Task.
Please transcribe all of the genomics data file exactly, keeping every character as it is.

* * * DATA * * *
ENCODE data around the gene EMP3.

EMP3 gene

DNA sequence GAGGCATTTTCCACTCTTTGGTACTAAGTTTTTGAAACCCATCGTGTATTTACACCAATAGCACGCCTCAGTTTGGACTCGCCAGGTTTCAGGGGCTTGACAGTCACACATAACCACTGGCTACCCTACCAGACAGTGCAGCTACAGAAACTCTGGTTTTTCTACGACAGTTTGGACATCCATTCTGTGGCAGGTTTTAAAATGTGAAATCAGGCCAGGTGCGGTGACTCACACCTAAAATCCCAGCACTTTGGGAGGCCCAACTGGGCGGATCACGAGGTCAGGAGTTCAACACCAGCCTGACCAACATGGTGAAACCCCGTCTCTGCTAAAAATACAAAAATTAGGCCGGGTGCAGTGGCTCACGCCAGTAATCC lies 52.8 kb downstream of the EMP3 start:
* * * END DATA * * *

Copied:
ENCODE data around the gene EMP3.

EMP3 gene

DNA sequence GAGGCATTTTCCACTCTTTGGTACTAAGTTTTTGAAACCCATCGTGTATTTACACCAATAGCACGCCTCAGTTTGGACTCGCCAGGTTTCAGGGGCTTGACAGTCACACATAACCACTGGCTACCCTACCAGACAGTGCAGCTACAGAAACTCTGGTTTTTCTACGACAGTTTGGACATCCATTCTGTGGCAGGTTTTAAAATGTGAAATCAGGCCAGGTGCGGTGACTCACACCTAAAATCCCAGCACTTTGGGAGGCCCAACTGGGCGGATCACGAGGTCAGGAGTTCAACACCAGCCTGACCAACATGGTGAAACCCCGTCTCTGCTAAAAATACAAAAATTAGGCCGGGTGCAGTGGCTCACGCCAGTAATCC lies 52.8 kb downstream of the EMP3 start: